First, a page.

“I have grave concerns about the president’s troubling admission that he sought Ukrainian interference in the 2020 election, undermining America’s national security,” Hoyer said. “As the relevant committees continue their investigations under the umbrella of the impeachment inquiry, we will continue to pursue the facts and follow them wherever they lead, including to articles of impeachment."

David Trone, District 6

Trone, a Potomac Democrat, has said he supports the efforts of House Democrats and the Judiciary Committee to hold Trump accountable.

“The president’s actions with respect to Ukraine are reprehensible: withholding foreign aid approved by Congress in order to pressure a foreign country to dig up dirt on his political rival is the definition of corruption," Trone said Tuesday. “Withholding information about those conversations from Congress is the definition of a cover up. His actions are arrogant and lawless.”

Elijah Cummings, District 7

The House Oversight chairman from Baltimore has clashed publicly with Trump, who called his district a “disgusting, rat and rodent infested mess" over the summer. On Tuesday, Cummings called for the first time for impeachment.

“We can now see with our own eyes that the president is jeopardizing our national security," Cummings said in a statement. “He admitted to personally withholding military security aid that Congress appropriated to help Ukraine counter Russian aggression. He admitted to personally urging a foreign actor to dig up dirt on his political rival. And he personally attacked a whistleblower whose protected information is being withheld from Congress in violation of the law."

“Pressing a foreign actor to interfere in our national elections is a fundamental corruption of our democracy, an affront to the Constitution, and a grave breach of his oath of office."

Jamie Raskin, District 8

Raskin, a Takoma Park Democrat, said this summer that he supported opening an investigation into whether to impeach Trump.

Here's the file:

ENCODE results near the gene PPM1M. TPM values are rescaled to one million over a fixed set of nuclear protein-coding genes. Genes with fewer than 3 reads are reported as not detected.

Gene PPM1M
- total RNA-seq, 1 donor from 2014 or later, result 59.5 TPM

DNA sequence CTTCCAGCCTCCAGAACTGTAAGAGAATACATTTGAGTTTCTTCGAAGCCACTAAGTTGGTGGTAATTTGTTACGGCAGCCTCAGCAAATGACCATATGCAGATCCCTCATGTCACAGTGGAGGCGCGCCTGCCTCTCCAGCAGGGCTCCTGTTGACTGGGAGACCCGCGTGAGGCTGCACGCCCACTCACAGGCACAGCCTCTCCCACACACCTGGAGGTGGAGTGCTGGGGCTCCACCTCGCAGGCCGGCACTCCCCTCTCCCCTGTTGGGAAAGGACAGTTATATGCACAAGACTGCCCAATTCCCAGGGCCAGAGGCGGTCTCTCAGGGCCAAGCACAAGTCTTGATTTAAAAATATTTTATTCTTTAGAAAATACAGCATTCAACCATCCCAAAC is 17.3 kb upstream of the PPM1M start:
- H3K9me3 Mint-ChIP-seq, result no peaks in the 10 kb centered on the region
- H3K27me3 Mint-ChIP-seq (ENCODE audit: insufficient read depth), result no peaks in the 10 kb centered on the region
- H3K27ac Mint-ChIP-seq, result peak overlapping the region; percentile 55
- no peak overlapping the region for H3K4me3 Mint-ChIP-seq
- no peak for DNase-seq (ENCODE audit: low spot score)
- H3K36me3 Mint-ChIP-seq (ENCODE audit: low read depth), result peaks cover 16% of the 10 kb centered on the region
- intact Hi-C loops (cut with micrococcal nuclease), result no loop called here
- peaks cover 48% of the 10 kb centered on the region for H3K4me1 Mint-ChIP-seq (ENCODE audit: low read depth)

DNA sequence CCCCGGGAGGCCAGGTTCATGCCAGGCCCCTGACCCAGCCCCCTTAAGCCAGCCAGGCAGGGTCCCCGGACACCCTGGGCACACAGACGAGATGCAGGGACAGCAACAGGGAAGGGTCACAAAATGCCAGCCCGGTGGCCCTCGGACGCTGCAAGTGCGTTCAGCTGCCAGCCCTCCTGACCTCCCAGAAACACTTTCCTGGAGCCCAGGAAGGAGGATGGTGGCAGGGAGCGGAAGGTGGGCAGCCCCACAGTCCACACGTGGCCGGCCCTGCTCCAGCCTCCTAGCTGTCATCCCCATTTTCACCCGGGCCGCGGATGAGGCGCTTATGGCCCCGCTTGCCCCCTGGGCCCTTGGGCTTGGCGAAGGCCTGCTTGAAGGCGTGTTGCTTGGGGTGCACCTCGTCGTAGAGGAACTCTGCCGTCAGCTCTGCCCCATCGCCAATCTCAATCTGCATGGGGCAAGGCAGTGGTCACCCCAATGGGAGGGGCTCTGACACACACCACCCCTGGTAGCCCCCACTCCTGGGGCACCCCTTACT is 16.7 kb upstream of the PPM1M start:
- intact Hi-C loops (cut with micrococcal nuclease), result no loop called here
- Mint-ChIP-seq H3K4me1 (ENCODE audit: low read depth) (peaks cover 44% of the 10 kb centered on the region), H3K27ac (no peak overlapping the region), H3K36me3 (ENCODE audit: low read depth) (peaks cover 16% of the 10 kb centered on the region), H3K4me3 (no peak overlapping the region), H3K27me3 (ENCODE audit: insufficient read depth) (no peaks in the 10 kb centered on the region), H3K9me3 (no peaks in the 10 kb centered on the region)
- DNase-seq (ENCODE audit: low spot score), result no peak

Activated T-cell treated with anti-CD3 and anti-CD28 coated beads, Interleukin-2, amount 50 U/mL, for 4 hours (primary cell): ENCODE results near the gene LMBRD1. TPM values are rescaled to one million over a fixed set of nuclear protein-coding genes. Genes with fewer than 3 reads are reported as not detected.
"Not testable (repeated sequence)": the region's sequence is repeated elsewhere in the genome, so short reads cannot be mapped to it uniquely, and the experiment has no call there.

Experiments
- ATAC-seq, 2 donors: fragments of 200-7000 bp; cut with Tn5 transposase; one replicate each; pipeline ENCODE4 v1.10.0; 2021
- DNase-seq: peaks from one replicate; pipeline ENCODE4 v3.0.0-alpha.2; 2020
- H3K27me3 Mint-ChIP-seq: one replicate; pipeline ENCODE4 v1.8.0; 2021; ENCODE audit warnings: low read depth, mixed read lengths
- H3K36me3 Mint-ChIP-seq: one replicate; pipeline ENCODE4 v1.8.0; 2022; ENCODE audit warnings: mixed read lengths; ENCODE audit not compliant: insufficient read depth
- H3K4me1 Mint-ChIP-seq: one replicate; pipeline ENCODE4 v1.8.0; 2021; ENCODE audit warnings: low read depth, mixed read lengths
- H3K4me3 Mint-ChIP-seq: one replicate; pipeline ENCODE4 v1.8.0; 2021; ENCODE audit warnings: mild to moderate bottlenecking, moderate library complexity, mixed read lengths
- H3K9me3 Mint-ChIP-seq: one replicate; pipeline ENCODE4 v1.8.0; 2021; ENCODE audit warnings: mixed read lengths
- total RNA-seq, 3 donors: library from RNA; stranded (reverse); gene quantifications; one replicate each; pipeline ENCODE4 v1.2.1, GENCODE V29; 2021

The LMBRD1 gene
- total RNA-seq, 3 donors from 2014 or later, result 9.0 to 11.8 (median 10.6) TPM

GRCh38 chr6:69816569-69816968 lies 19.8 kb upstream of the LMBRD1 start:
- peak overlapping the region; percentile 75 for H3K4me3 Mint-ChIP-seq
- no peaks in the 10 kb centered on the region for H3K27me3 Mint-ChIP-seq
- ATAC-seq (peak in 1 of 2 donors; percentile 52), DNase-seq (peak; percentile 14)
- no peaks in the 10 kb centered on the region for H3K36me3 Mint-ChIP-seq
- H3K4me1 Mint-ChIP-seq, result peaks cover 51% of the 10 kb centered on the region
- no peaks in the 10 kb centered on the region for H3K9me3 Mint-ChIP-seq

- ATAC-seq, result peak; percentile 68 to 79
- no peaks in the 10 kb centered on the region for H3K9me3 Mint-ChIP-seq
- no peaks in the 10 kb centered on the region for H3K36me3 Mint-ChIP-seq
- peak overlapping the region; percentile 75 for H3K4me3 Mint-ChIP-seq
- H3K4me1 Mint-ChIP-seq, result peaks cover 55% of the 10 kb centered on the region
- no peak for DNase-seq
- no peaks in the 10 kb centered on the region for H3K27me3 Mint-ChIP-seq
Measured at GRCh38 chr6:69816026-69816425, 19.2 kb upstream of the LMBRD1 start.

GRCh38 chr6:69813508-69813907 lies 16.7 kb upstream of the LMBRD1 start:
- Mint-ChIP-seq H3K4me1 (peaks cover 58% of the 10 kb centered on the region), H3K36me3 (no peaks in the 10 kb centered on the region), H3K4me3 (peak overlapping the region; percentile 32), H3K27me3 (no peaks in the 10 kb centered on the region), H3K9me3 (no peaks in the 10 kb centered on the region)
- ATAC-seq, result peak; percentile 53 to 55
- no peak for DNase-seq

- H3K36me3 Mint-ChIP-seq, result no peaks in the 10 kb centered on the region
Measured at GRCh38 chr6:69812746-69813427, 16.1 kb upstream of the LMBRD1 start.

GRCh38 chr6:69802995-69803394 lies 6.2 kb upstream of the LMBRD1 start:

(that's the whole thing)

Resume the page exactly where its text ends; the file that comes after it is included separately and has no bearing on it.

“Remember, an inquiry doesn’t prejudge the outcome,” Raskin told The Washington Post on May 21. “We’re not talking about articles of impeachment.”

On Tuesday, he tweeted his approval of Pelosi’s move, saying “Full steam ahead on the House impeachment inquiry.”

Sen. Chris Van Hollen

On Tuesday, Van Hollen threw his support behind the House’s potential impeachment inquiry into Trump.

“I have not come to this decision lightly — and I regret that the president’s actions require these measures. But the American people deserve the truth and confidence in their government, and I support an impeachment inquiry in order to expose the facts and protect our democracy.”

Sen. Ben Cardin

Cardin, who serves on the Senate Foreign Relations Committee, said Wednesday that an impeachment inquiry is “the only constitutional course available” for public to learn whether Trump has violated his presidential responsibilities.

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“In the last few days, President Trump has admitted to urging the leader of Ukraine to investigate a political rival," Cardin said in a statement. "Our country is still reeling from foreign interference in our 2016 national elections, and yet the president of the United States sought the direct assistance of a foreign government that would benefit his own political campaign. President Trump has shown disdain for the rule of law in so many instances, including attempting to obstruct justice, refusing to abide by the constitutional anti-corruption clauses, and flouting the most basic ethics and conflict-of-interest laws and regulations. "

Baltimore Sun reporter Luke Broadwater and The Associated Press contributed to this article.

This news was mentioned in our weekday morning audio briefing on Sept. 25. Here's how to listen.